Judge: Missouri library can't block pagan website content - KMOV.com

Judge: Missouri library can't block pagan website content

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By Brendan Marks By Brendan Marks

ST. LOUIS -- A federal judge has ordered a small library in southern Missouri to stop blocking access to websites related to Wicca and other minority religions, calling it a violation of patrons’ First Amendment rights.


U.S. District Judge E. Richard Webber issued the ruling Tuesday in St. Louis in a case involving the Salem Public Library.

“Even libraries that are required by federal law to install filtering software to block certain sexually explicit content should never use software to prevent patrons from learning about different cultures,” Tony Rothert, an attorney for the American Civil Liberties Union of Eastern Missouri, said in a statement Wednesday.

Library director Glenda Wofford declined comment. A message seeking comment from the library’s attorney was not immediately returned.

The ACLU sued last year on behalf of Salem resident Anaka Hunter. Salem is a largely Christian community of 5,000 residents in the Missouri Ozarks.

Hunter was researching death and death rituals in minority religions in an effort to get more in touch with her Native American roots through spirituality, the ACLU said.

The library’s filtering software blocked access to sites about Wicca, a pagan religion that worships nature and involves witchcraft. Hunter was also unable to access sites about Native American religions.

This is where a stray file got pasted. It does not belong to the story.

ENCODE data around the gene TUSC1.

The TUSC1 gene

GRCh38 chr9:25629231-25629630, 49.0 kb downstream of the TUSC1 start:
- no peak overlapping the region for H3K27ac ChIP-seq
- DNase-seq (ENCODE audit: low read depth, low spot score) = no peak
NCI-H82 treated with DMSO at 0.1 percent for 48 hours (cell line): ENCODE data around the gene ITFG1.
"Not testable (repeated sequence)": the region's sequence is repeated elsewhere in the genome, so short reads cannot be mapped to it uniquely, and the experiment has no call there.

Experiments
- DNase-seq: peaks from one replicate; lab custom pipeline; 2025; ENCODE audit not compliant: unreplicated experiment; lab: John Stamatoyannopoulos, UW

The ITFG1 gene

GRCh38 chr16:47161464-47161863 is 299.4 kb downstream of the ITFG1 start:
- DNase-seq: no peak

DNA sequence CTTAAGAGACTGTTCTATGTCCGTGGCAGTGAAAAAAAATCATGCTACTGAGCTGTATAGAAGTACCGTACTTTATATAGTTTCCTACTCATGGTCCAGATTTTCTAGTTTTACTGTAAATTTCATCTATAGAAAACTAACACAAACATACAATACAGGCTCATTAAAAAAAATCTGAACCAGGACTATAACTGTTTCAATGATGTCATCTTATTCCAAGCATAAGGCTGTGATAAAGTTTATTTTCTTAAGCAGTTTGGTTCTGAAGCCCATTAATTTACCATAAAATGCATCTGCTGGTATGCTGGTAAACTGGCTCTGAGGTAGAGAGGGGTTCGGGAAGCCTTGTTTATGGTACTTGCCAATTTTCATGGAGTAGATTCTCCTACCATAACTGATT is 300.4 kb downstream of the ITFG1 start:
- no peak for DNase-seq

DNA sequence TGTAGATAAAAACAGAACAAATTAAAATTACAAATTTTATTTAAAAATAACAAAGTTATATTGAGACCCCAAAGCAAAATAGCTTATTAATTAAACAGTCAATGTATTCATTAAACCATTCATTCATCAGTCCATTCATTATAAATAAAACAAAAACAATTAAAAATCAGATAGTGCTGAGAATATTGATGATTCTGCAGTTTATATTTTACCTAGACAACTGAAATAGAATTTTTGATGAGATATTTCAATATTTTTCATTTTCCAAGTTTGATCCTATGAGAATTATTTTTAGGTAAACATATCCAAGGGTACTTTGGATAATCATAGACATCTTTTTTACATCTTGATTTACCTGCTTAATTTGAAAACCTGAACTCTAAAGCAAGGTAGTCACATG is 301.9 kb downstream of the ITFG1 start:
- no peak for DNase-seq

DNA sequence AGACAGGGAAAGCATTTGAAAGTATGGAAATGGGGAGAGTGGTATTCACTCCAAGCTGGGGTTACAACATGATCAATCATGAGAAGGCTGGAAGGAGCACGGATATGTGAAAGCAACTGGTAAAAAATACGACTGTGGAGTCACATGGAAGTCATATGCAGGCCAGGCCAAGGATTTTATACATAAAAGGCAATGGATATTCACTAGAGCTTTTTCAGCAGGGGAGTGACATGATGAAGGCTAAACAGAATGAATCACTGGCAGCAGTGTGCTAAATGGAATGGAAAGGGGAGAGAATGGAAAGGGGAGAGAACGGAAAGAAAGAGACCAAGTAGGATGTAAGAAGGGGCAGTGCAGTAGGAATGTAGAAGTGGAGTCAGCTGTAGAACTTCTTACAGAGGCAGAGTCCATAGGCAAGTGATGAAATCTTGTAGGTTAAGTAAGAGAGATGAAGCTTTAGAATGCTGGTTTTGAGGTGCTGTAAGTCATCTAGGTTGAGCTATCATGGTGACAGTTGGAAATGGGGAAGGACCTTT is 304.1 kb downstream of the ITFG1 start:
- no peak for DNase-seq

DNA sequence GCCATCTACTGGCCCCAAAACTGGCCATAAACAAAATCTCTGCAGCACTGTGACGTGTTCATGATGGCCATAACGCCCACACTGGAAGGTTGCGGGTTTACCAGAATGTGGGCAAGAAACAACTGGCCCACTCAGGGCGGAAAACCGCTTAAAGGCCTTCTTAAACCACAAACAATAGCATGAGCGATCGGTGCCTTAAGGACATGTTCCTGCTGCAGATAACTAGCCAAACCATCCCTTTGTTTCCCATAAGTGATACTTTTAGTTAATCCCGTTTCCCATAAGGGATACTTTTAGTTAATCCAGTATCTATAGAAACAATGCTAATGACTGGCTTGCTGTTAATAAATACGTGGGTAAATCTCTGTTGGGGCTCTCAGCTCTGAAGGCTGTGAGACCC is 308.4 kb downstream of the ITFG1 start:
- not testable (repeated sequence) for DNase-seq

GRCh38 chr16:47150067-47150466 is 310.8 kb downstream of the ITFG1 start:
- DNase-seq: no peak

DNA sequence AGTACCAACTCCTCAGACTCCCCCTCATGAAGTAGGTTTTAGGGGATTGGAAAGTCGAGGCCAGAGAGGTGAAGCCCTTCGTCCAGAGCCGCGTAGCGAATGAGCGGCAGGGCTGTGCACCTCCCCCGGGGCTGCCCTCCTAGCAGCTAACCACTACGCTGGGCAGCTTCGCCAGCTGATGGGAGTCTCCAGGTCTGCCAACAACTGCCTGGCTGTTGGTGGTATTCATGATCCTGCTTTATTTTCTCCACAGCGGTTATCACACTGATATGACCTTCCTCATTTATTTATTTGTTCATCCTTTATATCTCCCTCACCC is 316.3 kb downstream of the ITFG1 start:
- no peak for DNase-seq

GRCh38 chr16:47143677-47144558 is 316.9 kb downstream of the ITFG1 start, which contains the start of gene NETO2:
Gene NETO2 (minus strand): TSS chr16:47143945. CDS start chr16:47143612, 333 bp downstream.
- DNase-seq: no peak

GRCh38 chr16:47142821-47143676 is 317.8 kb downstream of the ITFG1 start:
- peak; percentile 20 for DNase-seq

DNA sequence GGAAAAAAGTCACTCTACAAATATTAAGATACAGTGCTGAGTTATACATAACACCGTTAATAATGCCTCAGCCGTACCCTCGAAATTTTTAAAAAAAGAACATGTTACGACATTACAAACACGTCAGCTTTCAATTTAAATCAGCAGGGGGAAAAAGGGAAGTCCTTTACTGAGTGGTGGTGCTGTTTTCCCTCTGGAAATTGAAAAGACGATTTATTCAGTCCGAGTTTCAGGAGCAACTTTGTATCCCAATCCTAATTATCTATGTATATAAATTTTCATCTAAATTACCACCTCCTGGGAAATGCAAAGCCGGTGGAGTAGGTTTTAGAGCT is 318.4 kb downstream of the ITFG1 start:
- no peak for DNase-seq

The suit said the library’s Netsweeper software blocked sites such as the official webpage of the Wiccan church; the Wikipedia entry for Wicca; Astrology.com; and the Encyclopedia on Death and Dying, which contains discussions on death and death rituals for several cultures and religions.

The suit said some religions were labeled “occult” or even “criminal.”

Hunter complained and the library unblocked some, but not all, information, the ACLU said.

“Public libraries should be maximizing the spread of information, not blocking access to viewpoints or religious ideas not shared by the majority,” said Daniel Mach, director of the ACLU Program on Freed of Religion and Belief.



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